I for one think of Henry VIII as soon as the word gout is mentioned. Being an overweight, highly indulged monarch may certainly not have helped Henry avoid bouts of this painful condition.
Having never suffered from it myself I cannot comprehend the pain that it causes but I have been assured from friends and acquaintances that the pain is excruciating.
What is Gout?
Gout is a form of arthritis caused by excess uric acid in the bloodstream. Gout can result in sudden and severe pain in your joints (normally the big toe, fingers, wrists, elbows or knees. It can present with red, hot and swollen skin across the joint that has been affected.
Who is at risk of getting Gout?
- Gout is more common in men however it can run in families.
- Men are especially susceptible as they get older too.
- Women after they have been through the menopause.
- People who take diuretic medication
- People who have high cholesterol
How is Gout treated?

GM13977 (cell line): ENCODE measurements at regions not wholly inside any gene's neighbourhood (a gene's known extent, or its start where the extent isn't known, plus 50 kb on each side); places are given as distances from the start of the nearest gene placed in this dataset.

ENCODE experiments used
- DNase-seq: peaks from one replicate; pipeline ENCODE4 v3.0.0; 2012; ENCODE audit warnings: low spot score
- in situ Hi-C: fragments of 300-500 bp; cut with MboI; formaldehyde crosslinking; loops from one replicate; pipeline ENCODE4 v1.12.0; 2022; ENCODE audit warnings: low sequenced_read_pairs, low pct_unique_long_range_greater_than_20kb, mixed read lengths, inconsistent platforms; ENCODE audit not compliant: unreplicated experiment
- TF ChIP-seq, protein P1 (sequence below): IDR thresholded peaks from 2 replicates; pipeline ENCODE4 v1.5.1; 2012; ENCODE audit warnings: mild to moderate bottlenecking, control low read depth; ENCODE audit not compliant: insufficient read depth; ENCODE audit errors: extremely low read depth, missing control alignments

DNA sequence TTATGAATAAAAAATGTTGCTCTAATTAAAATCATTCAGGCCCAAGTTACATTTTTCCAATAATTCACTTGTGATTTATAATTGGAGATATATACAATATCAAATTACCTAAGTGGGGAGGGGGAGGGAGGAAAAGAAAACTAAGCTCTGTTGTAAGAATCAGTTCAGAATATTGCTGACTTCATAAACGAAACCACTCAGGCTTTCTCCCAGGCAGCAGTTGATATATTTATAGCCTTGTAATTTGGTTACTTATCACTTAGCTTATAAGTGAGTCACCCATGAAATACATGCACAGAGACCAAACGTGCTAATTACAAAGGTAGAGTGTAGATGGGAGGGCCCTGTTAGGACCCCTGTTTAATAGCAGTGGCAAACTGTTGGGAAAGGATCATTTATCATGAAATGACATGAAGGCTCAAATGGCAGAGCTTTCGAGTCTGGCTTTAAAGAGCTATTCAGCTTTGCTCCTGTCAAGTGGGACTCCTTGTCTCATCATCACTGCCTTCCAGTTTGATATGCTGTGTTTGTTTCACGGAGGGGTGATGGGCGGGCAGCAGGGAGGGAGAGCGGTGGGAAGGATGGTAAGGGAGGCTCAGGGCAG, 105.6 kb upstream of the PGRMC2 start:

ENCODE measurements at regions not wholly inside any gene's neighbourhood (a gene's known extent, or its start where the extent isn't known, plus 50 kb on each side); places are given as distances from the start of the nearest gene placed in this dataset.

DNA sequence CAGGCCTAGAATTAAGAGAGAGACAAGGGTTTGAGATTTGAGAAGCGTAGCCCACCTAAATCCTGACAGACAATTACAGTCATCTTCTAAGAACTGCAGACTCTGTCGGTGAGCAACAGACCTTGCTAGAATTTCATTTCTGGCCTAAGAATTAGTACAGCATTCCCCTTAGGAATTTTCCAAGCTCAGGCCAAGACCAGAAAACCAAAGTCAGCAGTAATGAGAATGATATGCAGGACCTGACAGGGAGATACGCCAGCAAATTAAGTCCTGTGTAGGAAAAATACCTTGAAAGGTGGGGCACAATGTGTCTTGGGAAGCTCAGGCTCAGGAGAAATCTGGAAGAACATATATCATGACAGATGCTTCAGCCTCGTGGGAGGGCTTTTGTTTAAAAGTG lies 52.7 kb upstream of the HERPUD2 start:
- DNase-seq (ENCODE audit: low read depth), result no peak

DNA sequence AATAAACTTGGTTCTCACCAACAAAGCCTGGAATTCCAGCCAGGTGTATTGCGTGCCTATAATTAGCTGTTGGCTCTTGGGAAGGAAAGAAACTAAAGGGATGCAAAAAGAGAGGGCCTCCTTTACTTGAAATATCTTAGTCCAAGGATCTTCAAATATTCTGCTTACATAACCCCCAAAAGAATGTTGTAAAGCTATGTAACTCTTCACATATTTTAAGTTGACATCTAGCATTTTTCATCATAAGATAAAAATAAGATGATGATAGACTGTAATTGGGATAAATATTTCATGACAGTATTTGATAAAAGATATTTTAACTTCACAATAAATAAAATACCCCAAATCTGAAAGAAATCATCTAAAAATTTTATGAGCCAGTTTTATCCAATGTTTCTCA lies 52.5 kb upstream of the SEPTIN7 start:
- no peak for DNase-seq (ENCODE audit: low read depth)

Gout is normally treated with anti-inflammatory medication. If the condition lasts longer than a few days, you may then have to have steroids either in tablet form or as an injection.
The NHS have also recommended the following self-help too:
- Take any medicine you have been prescribed as soon as possible – it should start to work within 3 days
- rest and raise the limb
- keep the joint cool – apply an ice pack, or a bag of frozen peas wrapped in a towel, for up to 20 minutes at a time
- drink lots of water (unless advised not to by a GP)
- try to keep bedclothes off the affected joint at night
For more information about Gout and the things you can do to avoid reoccurring attacks of Gout, please follow the link below:
If you have a private medical insurance policy in place you could use it to assist in the diagnosis of Gout however, this would usually be done quite simply via your NHS or private GP. For more information relating to private medical insurance cover in the UK either as an individual, family or business please contact us using one of the methods below:
Telephone 01245 929129/ 0800 047 0127